I can say that the tons of items that have come into the house have yet to phase Bear. If I have to wrestle one more hanging stuffed toy that places music and is meant to hang from the car seat or stroller, from Gracie's jaws, I might just lose my mind!

Yes, the crowd reaction to the opening on War & Peace was interesting and in fact, the gift giver had left by the time I was opening her bag of goodies. Mostly quizzical looks, but perhaps I'm meant to read it aloud at this point, while Baby Girl O'Rourke is still in utero. I guess in my spare time, which at this point is mainly spent falling asleep on the sofa if I'm not laundering, working, or getting the baby's room ready.

seana said...

A New Year's baby then--how cool!

My impression of Bear is that he(?) is unflappable. Maybe War and Peace was meant for him.

marco said...

You should try to hold on until January 1. Kids born that late in the year tend to feel that they're younger than their classmates and try to overcompensate in order to be taken seriously.

Nathanael Green said...

And I thought The Stand was a long slog!

Brian O'Rourke said...

Seana,

Yeah, unflappable may be the best word to describe Bear. Nothing really bothers him, except Gracie who plays the Hyde to his Jekyl.

v word: unione. "one-one"?

Brian O'Rourke said...

Marco

Come on, man, is there really a difference between being born 12/31 and 1/1?

I mean, aside from the awesome tax break we'd get if Baby Girl arrived 12/31?

(No pressure dear)

Brian O'Rourke said...

Nate,

How far along are you now in The Stand? I recall you were reading it awhile back.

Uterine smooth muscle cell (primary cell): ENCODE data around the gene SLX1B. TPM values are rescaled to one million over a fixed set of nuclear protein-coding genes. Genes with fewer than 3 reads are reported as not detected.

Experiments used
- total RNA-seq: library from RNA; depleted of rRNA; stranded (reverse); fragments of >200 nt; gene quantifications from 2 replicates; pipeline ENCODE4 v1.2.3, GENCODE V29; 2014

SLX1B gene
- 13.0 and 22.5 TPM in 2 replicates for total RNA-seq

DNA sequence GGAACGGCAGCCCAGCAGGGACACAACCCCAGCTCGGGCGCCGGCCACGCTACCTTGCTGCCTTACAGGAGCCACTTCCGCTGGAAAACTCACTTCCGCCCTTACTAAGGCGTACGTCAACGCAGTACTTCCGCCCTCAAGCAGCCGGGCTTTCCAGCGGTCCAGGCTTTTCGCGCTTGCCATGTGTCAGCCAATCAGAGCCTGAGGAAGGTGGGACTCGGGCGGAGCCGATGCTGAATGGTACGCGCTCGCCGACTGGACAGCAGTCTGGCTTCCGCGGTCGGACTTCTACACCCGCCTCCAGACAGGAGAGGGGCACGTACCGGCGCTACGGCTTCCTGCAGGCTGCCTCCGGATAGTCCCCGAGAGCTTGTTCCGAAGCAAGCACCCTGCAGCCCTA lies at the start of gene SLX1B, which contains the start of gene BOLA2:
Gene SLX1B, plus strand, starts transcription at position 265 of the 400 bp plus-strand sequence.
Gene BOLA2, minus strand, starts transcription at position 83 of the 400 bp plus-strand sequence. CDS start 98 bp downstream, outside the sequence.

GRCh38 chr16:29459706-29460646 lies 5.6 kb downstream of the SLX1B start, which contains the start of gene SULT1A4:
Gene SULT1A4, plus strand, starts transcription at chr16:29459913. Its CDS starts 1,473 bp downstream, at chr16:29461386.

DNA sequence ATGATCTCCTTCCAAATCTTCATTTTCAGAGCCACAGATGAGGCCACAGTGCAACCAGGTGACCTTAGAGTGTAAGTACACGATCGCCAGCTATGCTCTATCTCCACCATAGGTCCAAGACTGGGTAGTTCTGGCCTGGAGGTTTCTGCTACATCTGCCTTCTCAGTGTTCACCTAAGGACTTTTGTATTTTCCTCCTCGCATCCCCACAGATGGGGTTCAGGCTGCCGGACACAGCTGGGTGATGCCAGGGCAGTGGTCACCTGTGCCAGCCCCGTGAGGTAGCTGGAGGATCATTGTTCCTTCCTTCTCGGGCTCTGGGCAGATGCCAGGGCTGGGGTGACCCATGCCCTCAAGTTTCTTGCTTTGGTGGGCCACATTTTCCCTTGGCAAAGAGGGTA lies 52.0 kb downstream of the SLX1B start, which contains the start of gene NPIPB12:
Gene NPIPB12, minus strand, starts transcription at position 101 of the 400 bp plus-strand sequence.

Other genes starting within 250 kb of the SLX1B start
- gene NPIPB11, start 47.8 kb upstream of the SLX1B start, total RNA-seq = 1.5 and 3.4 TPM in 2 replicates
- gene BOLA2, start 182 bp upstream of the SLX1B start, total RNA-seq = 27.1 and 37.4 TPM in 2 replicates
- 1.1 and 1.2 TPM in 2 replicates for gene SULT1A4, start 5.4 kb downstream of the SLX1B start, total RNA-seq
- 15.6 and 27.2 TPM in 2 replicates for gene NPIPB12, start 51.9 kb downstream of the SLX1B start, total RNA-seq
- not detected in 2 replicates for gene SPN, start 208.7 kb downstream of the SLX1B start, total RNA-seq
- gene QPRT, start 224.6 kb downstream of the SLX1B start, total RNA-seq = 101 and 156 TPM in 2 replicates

I just don't know how any plot could justify a length of 17 million words. I wonder if all the Star Wars novels combined would be that long. I doubt it.

marco said...

My cousin has been plagued all his life by the fact he was born on December 28. Always the little one, mercilessly teased at school, etc.
Ok, not really.

Brian O'Rourke said...

Marco -

I'm not one to complain, but my birthday is Jan 3rd, so people frequently double-dipped: "Here's your Christmas and your birthday present."

But Nate suffered the same fate I think, so I should shut up.

seana said...

You both seem to have turned out okay, though...

marco said...

Yeah, because they were born in January, not December...

Nathanael Green said...

I feel your pain, Brian. Myself, I was born between Christmas and New Year's and overshadowed by both!

Though, I guess it could be worse: my cousin was born on December 25.

As for Baby Girl O'Rourke, if she's not born until 2010, that just means you get a tax write-off for 2028 instead of 2009, right?

(Assuming the world doesn't end in 2012.)

Brian O'Rourke said...

Nate,

Your cousin was Jesus? Why didn't you ever say anything?

Nathanael Green said...

I just always felt inadequate, so I didn't bring it up. I mean, making beer is cool and all, but it's not exactly water to wine.